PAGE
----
The 8 Best Megaphones

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This wiki has been updated 41 times since it was first published in June of 2015. Whether you're directing traffic, organizing a demonstration on the street, or training a football team on the field, one of these powerful megaphones will definitely come in handy when you need to be heard. We've included a variety of models suitable for indoor gatherings and larger outdoor activities, along with some formidable monsters capable of projecting your voice thousands of yards away. When users buy our independently chosen editorial recommendations, we may earn commissions to help fund the Wiki.

1. Pyle PA

2. Thunderpower 1200

3. Pyle Portable

Editor's Notes

March 23, 2021:

We removed the Kestrel Blue Ocean and MyMealivos Professional during this update due to availability issues.

New to the list, the Pyle Bullhorn is a good choice for someone who wants more features than a simple model like the Pyle Speaker can offer but doesn't want to pay extra for all the bells and whistles of the Pyle PA. It has a handheld mic, a built-in siren, and an aux port that can be used to stream audio from devices like smartphones and mp3 players.

We also decided to add an electricity-free option in this update: the Rise Aquatics Plastic. Whether you want something that can survive being dropped or you don't want to have to keep buying batteries, this simple model can be a good choice. Unfortunately, it doesn't provide as much amplification as powered alternatives.

February 17, 2020:

We added five new entries during this update, removing three that we found to have questionable quality and availability issues.

Our new top pick overall, the Pyle PA, is one of those new additions. Brought in to replace the outdated Pyle Bullhorn as our Bluetooth option, the Pyle PA has all the tech connectivity features you want, while at the same time being an affordable, solidly built megaphone.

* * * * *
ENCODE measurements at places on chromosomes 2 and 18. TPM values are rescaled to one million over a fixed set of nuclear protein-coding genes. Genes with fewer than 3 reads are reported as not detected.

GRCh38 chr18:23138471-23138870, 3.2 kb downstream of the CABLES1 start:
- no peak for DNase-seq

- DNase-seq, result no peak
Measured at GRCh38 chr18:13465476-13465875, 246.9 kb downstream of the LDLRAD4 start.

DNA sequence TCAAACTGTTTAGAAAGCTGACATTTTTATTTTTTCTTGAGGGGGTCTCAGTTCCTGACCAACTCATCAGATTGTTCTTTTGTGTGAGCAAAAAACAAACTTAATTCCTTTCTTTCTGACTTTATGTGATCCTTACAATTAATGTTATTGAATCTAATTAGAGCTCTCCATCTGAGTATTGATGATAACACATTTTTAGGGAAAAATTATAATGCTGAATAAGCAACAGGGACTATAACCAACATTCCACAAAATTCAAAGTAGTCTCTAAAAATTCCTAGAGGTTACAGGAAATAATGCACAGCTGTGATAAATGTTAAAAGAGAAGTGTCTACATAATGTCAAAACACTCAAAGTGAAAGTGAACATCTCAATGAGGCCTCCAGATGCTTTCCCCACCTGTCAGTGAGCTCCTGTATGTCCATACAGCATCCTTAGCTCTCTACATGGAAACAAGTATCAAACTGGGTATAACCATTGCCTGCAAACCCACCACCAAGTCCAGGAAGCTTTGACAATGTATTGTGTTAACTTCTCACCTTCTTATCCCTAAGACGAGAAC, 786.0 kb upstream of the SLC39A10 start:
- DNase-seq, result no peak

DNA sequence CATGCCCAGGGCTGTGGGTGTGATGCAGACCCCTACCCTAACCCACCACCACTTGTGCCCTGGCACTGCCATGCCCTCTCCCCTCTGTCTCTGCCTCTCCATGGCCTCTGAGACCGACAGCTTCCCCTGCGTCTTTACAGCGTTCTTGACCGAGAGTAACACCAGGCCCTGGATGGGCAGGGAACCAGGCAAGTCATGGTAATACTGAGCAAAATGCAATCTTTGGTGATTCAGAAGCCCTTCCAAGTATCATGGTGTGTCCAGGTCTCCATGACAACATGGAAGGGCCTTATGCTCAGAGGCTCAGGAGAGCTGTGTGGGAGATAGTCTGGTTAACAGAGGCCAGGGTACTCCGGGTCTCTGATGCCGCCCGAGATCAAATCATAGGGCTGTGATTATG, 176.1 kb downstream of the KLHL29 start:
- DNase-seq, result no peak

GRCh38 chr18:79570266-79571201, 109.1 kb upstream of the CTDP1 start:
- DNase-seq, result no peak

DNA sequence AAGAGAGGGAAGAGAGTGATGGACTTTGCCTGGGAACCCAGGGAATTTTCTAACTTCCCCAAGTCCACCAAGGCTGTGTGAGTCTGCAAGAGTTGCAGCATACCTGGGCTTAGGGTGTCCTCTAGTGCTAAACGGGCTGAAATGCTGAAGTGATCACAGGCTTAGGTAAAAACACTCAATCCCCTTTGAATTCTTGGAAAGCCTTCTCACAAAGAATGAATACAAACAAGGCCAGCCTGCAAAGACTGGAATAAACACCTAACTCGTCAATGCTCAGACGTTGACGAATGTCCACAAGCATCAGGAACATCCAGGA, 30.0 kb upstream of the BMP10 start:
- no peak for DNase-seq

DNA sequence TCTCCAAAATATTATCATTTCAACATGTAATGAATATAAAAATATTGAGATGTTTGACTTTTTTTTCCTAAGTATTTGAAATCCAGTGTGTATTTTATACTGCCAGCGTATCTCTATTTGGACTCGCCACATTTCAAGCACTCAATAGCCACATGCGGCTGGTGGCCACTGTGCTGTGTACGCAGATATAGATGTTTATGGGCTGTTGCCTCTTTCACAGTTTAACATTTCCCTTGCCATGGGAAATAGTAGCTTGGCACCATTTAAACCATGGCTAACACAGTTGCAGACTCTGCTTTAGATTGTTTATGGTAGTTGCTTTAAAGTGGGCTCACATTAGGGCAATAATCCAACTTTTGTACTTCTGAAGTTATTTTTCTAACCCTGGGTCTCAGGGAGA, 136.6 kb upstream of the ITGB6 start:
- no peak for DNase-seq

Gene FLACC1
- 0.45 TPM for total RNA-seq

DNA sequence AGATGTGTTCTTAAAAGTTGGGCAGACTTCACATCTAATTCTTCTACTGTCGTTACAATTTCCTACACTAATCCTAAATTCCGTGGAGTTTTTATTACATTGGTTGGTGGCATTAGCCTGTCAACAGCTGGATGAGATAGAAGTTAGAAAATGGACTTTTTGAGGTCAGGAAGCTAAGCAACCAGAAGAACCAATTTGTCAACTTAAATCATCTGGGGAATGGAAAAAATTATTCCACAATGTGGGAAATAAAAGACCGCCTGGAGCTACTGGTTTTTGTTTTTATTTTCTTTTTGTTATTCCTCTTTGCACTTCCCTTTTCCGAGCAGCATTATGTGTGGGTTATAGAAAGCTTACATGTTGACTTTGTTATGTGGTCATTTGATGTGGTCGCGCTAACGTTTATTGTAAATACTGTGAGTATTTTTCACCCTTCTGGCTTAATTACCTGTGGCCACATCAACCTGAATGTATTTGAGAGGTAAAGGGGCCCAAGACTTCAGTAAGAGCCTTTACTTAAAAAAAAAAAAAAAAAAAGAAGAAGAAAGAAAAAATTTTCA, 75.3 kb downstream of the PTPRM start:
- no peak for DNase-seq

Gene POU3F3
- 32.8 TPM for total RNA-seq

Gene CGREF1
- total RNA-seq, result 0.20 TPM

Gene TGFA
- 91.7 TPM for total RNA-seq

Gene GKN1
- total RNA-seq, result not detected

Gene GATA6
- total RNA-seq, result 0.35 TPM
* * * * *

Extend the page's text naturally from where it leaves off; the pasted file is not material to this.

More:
Pyle continues to dominate the market by making reliable audio products like this, and I really don't see them getting knocked off the #1 spot any time soon.

Another Pyle we added was the Pyle Speaker. This compact option has an almost unbelievably low price tag, but still packs a punch with 20 watts of power. Similarly-priced products are almost certainly going to be of lower quality, so if you’re looking for something on a budget, the Pyle Speaker is exactly what you need.

To beef up our list with some more power, we also added the Thunderpower 1200. It’s big, bulky, and expensive, but if you want to be absolutely sure people are going to hear you, it’s going to do the job.

A really interesting model we came across during our research was the MyMealivos Professional. Its voice-recording feature allows you to store a message up to 15 seconds long that, by pressing a button, will replay through the megaphone. I’m sure there are many users who find themselves repeating the same announcement or reminder over and over, and would love to automate the process with a feature like this.

4. Pyle Speaker

5. Pyle Bullhorn

6. Rise Aquatics Plastic

7. Knox Mini Handheld

8. Dress Up America

I'm Picking Up Good Vibrations

At any level of power, simply increasing the surface area of a vibrating source will magnify its ability to travel across space.

You may be aware that sound is a matter of vibration. Think of it as a minor atmospheric disturbance caused by the transfer of energy from one object in space to its surrounding environment.

If we dig a little deeper, though, another question presents itself: What makes it possible for one thing in an environment to transmit energy as sound?

The answer will likely break down your understanding of physics and the universe as you know it, so, get ready.

At the core of it all, of everything, is vibration. At the atomic level or the quantum level, this is a basic idea, and it's why those new age types are so keen on feeling your vibrations.

The reason you can put your hand through water and not through wood is that the atomic structure of wood operates at a higher vibrational frequency than your hand, and your hand operates at a higher vibrational frequency than the water.

Of course, these vibrations are measured in conjunction with the variable of time, which is why water can, eventually and under the right circumstances, permeate wood and even stone.